From Event: SPIE Organic Photonics + Electronics, 2015
Natural or “self” alignment of molecular complexes in living tissue represents many similarities with liquid crystals (LC), which are anisotropic liquids. The orientational characteristics of those complexes may be related to many important functional parameters and their study may reveal important pathologies. The know-how, accumulated thanks to the study of LC materials, may thus be used to this end. One of the traditionally used methods, to characterize those materials, is the polarized light imaging (PLI) that allows for label-free analysis of anisotropic structures in the brain tissue and can be used, for example, for the analysis of myelinated fiber bundles.
In the current work, we first attempted to apply the PLI on the mouse histological brain sections to create a map of anisotropic structures using cross-polarizer transmission light. Then we implemented the PLI for comparative study of histological sections of human postmortem brain samples under normal and pathological conditions, such as Parkinson’s disease (PD).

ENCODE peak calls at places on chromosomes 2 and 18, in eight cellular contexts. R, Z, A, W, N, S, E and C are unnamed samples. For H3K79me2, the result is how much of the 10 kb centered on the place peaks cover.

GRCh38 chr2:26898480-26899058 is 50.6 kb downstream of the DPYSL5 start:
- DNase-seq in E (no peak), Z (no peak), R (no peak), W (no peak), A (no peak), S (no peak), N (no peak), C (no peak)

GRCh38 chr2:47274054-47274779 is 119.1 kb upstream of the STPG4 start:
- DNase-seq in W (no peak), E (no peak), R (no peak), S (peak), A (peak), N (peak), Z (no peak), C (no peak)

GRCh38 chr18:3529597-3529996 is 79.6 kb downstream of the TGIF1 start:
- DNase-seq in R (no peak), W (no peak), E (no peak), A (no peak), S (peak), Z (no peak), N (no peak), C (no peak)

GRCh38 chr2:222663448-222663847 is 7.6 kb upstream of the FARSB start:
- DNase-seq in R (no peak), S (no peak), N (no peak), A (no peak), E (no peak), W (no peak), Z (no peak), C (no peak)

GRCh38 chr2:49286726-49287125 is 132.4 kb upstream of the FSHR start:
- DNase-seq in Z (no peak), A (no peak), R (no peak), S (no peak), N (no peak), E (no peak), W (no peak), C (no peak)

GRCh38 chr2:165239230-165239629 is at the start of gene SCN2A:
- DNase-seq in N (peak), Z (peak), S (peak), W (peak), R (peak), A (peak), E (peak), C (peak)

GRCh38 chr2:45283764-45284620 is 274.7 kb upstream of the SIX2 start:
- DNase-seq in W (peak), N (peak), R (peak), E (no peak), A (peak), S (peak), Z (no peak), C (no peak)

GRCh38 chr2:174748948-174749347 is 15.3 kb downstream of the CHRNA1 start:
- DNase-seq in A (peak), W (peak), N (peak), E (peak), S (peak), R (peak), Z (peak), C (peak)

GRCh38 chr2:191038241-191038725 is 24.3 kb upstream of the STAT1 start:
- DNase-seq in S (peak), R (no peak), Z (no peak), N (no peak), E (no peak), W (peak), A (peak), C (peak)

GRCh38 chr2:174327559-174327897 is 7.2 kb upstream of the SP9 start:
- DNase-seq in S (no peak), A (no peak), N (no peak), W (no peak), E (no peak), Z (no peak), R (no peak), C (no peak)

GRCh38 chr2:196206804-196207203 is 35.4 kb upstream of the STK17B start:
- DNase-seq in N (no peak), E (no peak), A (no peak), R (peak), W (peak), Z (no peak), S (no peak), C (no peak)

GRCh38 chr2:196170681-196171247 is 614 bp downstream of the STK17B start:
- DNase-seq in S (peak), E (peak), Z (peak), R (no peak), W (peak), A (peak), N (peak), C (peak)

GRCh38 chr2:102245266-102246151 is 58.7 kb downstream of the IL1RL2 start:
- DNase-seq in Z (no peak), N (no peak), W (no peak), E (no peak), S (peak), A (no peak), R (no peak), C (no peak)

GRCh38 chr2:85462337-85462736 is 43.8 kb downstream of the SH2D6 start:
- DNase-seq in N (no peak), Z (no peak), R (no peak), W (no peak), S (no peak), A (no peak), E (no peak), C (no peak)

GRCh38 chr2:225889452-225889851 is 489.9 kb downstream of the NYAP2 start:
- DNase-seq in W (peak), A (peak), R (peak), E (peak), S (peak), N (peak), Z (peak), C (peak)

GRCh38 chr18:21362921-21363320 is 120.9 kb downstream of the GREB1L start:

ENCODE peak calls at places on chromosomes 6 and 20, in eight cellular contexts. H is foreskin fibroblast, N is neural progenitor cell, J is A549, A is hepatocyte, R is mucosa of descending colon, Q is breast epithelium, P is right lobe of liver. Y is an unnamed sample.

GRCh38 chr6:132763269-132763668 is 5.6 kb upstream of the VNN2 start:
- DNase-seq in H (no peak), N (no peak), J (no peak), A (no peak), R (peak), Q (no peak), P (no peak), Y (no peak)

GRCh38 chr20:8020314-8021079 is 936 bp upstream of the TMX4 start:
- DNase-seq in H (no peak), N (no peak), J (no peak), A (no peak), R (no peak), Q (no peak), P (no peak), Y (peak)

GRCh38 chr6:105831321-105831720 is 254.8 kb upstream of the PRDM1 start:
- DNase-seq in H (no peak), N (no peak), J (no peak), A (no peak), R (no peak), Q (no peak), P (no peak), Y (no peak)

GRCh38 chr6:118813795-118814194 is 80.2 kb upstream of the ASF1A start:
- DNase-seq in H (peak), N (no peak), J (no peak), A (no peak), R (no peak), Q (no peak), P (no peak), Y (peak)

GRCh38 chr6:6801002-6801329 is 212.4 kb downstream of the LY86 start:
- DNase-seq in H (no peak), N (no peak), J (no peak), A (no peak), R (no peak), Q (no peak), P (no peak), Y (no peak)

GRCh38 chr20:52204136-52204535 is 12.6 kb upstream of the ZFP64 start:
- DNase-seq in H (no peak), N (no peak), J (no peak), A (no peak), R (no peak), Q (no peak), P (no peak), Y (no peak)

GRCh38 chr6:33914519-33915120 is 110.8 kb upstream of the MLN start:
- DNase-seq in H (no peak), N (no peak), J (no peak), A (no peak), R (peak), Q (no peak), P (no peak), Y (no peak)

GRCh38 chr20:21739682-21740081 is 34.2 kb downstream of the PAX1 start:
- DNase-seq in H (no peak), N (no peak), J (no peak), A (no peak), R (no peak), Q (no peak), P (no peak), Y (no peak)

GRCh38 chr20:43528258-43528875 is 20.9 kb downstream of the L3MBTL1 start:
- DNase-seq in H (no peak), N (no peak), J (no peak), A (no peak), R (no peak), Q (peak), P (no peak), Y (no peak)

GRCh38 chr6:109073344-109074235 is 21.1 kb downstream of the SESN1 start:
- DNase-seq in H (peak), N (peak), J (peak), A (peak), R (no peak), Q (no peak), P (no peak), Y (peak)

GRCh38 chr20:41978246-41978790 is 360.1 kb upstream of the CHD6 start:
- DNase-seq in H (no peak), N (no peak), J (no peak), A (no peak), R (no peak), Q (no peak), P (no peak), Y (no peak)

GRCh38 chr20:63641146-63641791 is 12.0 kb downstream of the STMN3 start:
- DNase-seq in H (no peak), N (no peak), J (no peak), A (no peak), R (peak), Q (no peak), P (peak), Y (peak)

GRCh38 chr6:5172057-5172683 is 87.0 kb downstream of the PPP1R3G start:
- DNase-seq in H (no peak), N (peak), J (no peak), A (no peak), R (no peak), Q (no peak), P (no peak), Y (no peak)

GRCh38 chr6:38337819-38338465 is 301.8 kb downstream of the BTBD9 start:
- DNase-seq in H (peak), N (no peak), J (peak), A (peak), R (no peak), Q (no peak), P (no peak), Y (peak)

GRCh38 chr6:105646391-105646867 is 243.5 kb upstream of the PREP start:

Imaging the coronal, sagittal and horizontal sections of mouse brain allowed us to create a false color-coded fiber orientation map under polarized light. In human brain datasets for both control and PD groups we measured the pixel intensities in myelin-rich subregions of internal capsule and normalized these to non-myelinated background signal from putamen and caudate nucleus. Quantification of intensities revealed a statistically significant reduction of fiber intensity of PD compared to control subjects (2.801 ± 0.303 and 3.724 ± 0.07 respectively; *p < 0.05).
Our study confirms the validity of PLI method for visualizing myelinated axonal fibers. This relatively simple technique can become a promising tool for study of neurodegenerative diseases where labeling-free imaging is an important benefit.
Karen Bakhshetyan, Gurgen G. Melkonyan, Tigran V. Galstian, and Armen Saghatelyan, "Revealing pathologies in the liquid crystalline structures of the brain by polarimetric studies (Presentation Recording)," Proc. SPIE 9565, Liquid Crystals XIX, 956511 (Presented at SPIE Organic Photonics + Electronics: August 10, 2015; Published: 5 October 2015); https://doi.org/10.1117/12.2187503.4519371793001.
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